Communication and humanities are actually marginalized [8]. Yet, medical humanities may play a critical role in general medical culture and educating for democracy is improving communication [9]. It reveals that communication skills have unique position in family medicine/general practice based on the developmental process. From the medical humanities, framework and concept of family medicine/general practice, then action are generally developed.

The evaluation of communication skills is increasingly becoming a part of efforts to improve the quality of health care worldwide [10], while some articles revealed communication skill deficits in senior medical students [11], doctors in training [12] and early-term general practitioners [13]. The study of medicine changes in response to many influences including some that are scientific and technological while others are social. Different methods to enhance communication skills include role play, group work and available teaching technologies [14]. But one article revealed that the frequency of teaching by teachers is unlikely to give trainers sufficient opportunity to develop their consultation skills [15]. Although there are plenty of methods and textbooks to help us understanding communication skills in family medicine/general practice, a logical thinking makes us more flexible in its application.

This article briefly organizes five steps and showed how to understand the different level of communication skills, it is medical humanities, principles of family medicine/general practice, clinical methods, and counseling micro skills for clinical application (Figure 1). Medical humanities are the origin of communication skills, principle of family medicine /general practice is framework, clinical method and counseling micro skills are basic concept of application and clinical application is clinical practice. Although there are five steps to understand the clinical communication skills, there is no fixed sequence. It may be ascending or descending order based on physician’s experience and background.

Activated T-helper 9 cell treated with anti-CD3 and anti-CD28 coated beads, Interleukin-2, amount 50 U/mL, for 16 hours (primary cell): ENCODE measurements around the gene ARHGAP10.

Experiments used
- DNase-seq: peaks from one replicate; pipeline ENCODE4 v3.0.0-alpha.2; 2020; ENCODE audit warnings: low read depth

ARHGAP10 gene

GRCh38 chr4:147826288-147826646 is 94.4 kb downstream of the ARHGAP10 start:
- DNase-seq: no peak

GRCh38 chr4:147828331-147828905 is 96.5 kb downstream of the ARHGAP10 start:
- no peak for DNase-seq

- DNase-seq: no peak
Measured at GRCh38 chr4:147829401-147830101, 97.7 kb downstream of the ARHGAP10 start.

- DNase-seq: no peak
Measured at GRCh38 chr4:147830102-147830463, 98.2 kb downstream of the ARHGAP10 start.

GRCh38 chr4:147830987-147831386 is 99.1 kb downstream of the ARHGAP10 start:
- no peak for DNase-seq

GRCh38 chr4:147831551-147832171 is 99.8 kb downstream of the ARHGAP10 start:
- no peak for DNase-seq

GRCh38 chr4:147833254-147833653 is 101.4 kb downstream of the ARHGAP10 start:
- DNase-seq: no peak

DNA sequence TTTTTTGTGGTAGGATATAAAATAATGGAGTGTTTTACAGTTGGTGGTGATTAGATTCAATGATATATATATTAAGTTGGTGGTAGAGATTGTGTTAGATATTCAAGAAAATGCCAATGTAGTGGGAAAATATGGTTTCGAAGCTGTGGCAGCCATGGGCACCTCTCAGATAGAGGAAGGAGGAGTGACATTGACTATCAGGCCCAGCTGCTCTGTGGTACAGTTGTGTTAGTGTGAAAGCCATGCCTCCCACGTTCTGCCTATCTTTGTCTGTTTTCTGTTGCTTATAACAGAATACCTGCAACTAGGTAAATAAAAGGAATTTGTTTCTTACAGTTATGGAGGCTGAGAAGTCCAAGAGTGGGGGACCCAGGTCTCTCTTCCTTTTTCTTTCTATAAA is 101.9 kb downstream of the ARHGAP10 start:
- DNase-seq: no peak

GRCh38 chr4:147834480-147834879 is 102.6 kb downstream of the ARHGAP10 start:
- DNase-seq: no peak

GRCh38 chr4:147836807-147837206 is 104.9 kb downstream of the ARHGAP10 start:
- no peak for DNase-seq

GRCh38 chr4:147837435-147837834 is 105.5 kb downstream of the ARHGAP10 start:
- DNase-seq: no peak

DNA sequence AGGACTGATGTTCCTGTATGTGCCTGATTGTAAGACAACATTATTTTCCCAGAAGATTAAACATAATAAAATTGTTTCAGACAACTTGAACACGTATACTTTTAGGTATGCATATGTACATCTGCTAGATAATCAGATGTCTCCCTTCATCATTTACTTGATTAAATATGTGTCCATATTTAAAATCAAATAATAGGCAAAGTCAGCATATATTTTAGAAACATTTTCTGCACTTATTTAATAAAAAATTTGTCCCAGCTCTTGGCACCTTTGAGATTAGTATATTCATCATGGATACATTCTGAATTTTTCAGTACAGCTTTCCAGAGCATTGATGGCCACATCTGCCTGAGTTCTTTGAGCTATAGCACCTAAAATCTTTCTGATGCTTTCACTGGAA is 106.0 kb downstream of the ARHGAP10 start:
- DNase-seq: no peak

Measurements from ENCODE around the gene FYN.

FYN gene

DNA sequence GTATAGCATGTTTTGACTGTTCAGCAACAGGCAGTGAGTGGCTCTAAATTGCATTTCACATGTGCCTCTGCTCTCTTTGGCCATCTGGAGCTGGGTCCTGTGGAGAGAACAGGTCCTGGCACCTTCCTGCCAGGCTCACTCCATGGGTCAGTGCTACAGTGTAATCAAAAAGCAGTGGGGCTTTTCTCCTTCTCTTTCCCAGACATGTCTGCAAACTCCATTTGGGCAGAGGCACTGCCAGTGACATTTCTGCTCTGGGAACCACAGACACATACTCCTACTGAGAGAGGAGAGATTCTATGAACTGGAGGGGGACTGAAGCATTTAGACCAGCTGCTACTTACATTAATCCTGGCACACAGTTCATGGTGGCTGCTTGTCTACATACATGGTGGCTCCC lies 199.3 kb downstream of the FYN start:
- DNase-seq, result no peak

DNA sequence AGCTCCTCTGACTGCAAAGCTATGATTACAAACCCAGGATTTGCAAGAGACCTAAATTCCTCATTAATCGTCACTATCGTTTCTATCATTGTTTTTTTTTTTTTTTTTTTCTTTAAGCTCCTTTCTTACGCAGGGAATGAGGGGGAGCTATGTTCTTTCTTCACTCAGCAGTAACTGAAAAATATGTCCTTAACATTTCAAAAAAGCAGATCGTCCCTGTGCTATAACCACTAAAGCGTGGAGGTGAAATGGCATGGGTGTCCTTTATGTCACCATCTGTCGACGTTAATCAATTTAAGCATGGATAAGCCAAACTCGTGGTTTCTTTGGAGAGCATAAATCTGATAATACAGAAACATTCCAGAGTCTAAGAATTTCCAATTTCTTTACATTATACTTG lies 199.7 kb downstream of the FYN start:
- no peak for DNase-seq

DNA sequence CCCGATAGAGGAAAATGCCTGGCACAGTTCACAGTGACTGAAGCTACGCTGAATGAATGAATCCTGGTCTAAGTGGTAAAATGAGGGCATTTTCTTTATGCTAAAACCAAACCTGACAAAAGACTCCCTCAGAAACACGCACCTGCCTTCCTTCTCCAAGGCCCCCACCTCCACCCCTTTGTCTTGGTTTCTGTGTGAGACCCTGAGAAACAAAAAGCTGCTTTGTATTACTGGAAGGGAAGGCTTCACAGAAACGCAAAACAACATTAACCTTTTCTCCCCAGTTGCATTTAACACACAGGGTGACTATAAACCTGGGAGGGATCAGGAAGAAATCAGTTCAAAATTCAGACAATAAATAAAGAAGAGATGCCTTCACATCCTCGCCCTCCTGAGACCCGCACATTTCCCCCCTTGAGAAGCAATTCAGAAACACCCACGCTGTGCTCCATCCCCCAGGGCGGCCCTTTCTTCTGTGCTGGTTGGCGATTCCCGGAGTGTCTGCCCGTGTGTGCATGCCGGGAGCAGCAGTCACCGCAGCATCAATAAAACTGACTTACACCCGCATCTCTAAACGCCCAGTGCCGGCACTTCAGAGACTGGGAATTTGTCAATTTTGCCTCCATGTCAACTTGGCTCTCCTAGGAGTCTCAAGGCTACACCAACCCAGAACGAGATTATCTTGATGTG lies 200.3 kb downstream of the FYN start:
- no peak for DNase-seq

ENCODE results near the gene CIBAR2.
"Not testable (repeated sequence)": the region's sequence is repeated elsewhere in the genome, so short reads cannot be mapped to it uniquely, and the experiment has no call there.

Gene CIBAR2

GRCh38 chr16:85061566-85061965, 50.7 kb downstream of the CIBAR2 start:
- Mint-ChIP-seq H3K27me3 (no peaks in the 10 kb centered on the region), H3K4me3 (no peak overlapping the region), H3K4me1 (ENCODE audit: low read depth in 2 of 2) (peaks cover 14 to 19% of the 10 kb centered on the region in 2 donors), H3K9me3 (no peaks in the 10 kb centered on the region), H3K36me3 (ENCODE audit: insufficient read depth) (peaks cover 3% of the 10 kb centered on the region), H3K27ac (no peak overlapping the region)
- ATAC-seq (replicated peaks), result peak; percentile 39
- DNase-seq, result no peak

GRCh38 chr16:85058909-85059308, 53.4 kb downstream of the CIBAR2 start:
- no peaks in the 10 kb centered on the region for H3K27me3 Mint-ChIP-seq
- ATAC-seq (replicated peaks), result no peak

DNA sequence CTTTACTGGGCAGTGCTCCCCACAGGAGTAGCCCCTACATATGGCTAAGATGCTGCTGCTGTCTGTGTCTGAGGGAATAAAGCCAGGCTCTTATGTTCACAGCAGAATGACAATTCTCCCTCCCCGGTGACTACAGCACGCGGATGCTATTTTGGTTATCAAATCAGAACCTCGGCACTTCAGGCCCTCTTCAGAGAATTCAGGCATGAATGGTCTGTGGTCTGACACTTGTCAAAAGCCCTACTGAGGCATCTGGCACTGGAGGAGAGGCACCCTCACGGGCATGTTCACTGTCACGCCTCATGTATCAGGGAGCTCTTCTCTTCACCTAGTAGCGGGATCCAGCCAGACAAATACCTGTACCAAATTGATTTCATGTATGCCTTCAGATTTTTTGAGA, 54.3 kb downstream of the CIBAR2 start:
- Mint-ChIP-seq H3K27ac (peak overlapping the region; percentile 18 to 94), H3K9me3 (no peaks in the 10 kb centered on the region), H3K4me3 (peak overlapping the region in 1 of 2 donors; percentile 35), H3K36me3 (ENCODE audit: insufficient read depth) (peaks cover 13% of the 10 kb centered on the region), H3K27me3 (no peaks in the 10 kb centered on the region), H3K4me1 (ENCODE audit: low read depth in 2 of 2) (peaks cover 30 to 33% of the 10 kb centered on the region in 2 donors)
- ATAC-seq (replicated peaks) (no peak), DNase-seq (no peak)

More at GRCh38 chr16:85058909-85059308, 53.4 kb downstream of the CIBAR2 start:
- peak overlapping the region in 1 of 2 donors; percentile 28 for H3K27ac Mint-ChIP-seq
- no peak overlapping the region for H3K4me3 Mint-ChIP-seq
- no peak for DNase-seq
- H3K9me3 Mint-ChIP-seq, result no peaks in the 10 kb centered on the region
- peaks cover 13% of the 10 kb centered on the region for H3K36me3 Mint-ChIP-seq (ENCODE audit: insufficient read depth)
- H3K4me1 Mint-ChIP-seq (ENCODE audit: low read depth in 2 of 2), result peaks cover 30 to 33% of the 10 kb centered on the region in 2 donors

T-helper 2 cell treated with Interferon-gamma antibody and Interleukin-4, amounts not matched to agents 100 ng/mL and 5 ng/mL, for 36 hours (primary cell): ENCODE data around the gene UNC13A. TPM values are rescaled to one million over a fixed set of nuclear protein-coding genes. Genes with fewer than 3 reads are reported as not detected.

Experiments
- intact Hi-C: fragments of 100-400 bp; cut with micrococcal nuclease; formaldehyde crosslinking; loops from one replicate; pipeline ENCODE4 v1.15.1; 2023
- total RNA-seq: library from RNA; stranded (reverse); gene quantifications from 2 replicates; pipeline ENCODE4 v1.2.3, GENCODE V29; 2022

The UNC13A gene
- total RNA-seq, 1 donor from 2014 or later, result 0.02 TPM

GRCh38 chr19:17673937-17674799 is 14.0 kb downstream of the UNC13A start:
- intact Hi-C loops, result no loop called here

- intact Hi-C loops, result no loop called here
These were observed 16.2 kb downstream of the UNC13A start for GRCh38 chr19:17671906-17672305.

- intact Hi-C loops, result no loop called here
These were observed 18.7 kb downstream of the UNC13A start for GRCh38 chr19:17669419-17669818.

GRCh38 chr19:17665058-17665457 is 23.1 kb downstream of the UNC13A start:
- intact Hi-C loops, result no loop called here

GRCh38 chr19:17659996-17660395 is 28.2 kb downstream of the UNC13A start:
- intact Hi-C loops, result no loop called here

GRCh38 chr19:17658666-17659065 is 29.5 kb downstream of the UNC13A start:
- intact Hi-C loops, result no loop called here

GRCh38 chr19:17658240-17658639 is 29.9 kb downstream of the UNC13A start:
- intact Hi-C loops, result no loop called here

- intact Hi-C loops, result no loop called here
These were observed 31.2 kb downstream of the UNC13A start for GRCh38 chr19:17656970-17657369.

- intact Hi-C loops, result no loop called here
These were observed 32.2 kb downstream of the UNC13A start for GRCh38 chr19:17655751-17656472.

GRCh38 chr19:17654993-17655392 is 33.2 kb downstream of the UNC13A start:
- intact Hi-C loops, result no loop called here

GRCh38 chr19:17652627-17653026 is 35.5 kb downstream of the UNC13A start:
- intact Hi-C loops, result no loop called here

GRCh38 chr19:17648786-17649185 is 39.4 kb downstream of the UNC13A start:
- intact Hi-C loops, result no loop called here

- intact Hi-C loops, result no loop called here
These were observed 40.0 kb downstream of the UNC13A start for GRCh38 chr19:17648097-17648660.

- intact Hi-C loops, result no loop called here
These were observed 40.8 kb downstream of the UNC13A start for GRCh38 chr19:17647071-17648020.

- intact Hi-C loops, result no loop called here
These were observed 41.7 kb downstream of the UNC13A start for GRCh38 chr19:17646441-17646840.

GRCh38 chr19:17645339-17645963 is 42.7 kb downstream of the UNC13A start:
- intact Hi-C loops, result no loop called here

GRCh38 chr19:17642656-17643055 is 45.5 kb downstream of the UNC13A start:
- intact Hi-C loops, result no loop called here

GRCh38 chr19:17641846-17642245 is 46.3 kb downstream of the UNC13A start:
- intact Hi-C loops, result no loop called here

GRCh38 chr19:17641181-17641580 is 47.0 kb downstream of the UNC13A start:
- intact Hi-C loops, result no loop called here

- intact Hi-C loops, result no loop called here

Figure 1: Five steps of understanding communication skills.

Medical Humanities

Medical humanities are concerned with “the science of the human”, including the humanities, social science, arts and their application. Medicine changes are based on health-related events, the successful control of major infectious diseases in the earlier years of the twentieth century, while physicians are now mostly faced with chronic diseases, developmental disorders, behavioral disorders, accidents, and a different range of infectious diseases [1]. Medical humanities are leading the growth of specialization, including general practice/family medicine.